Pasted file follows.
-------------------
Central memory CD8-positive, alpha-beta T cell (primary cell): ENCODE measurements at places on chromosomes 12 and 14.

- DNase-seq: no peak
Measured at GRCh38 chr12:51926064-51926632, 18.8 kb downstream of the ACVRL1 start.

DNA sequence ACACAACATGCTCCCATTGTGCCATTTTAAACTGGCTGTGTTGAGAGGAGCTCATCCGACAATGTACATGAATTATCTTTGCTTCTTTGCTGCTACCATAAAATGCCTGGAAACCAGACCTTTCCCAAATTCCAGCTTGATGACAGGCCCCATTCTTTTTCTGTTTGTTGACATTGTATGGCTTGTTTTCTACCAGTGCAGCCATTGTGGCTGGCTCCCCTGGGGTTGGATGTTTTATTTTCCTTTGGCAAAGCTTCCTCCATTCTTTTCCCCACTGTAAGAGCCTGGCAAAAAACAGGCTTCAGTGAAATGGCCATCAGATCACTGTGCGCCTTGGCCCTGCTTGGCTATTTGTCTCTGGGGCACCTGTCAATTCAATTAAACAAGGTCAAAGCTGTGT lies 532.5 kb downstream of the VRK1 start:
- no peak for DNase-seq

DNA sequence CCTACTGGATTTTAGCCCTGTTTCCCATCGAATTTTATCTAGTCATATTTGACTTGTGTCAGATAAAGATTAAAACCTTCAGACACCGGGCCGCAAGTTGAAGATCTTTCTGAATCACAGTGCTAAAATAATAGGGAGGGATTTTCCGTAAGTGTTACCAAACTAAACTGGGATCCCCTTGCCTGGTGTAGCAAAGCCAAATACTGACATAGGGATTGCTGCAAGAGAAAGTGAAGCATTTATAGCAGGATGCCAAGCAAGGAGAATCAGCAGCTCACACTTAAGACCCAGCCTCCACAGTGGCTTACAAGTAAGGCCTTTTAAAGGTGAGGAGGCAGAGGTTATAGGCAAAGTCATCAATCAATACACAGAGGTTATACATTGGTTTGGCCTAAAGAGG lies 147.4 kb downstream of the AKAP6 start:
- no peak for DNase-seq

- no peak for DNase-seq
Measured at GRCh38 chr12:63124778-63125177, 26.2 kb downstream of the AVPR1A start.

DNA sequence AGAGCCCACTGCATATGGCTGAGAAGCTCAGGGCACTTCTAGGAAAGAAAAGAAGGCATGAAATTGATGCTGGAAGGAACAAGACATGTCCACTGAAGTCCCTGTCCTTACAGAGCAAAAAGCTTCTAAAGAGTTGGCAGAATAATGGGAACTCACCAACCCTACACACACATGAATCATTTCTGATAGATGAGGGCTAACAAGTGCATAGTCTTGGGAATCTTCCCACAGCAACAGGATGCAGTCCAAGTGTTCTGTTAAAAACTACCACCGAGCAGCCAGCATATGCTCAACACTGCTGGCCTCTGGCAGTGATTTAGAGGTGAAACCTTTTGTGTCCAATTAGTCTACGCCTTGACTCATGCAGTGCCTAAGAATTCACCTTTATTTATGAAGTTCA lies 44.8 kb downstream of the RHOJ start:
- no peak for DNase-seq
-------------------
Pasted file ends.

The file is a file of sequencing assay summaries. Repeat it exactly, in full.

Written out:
Central memory CD8-positive, alpha-beta T cell (primary cell): ENCODE measurements at places on chromosomes 12 and 14.

- DNase-seq: no peak
Measured at GRCh38 chr12:51926064-51926632, 18.8 kb downstream of the ACVRL1 start.

DNA sequence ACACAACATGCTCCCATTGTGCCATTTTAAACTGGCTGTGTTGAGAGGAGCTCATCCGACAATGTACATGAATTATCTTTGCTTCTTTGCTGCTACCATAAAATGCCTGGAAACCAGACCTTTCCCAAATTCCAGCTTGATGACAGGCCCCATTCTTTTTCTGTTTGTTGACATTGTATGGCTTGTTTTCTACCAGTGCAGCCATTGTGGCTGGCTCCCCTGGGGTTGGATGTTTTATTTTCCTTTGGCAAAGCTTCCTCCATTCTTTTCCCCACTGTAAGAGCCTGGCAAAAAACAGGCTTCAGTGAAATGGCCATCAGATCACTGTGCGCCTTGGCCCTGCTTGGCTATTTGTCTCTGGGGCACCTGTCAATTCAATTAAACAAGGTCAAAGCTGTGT lies 532.5 kb downstream of the VRK1 start:
- no peak for DNase-seq

DNA sequence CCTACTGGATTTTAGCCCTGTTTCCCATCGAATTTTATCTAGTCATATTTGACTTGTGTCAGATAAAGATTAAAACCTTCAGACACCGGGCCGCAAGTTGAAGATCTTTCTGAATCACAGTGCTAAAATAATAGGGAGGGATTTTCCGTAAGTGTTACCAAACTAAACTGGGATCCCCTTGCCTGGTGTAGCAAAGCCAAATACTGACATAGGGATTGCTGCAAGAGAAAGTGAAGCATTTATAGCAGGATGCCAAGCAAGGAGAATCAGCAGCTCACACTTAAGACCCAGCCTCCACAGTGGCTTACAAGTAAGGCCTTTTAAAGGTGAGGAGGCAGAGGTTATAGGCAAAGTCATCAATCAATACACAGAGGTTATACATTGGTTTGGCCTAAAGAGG lies 147.4 kb downstream of the AKAP6 start:
- no peak for DNase-seq

- no peak for DNase-seq
Measured at GRCh38 chr12:63124778-63125177, 26.2 kb downstream of the AVPR1A start.

DNA sequence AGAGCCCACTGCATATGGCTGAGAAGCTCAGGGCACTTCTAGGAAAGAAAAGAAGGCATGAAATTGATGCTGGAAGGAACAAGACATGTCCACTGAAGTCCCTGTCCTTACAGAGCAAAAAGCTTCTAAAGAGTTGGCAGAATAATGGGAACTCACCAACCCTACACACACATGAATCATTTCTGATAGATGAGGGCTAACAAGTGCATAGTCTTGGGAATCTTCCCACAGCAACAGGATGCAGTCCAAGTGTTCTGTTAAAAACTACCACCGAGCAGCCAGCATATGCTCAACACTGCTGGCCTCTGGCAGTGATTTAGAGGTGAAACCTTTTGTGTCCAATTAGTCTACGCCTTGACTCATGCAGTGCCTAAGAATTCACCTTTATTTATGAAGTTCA lies 44.8 kb downstream of the RHOJ start:
- no peak for DNase-seq